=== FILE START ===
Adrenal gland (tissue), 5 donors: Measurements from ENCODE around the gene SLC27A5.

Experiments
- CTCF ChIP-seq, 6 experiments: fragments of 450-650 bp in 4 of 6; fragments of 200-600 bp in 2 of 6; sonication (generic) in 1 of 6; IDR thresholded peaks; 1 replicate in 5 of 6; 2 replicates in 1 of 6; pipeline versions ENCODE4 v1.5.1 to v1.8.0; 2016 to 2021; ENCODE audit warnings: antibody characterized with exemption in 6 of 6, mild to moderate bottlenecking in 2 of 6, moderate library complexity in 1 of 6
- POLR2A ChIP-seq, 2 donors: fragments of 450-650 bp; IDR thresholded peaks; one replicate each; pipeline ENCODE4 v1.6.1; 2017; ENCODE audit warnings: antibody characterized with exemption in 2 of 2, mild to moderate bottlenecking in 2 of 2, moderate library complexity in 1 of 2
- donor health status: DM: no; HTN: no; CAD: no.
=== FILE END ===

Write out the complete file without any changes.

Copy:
Adrenal gland (tissue), 5 donors: Measurements from ENCODE around the gene SLC27A5.

Experiments
- CTCF ChIP-seq, 6 experiments: fragments of 450-650 bp in 4 of 6; fragments of 200-600 bp in 2 of 6; sonication (generic) in 1 of 6; IDR thresholded peaks; 1 replicate in 5 of 6; 2 replicates in 1 of 6; pipeline versions ENCODE4 v1.5.1 to v1.8.0; 2016 to 2021; ENCODE audit warnings: antibody characterized with exemption in 6 of 6, mild to moderate bottlenecking in 2 of 6, moderate library complexity in 1 of 6
- POLR2A ChIP-seq, 2 donors: fragments of 450-650 bp; IDR thresholded peaks; one replicate each; pipeline ENCODE4 v1.6.1; 2017; ENCODE audit warnings: antibody characterized with exemption in 2 of 2, mild to moderate bottlenecking in 2 of 2, moderate library complexity in 1 of 2
- donor health status: DM: no; HTN: no; CAD: no.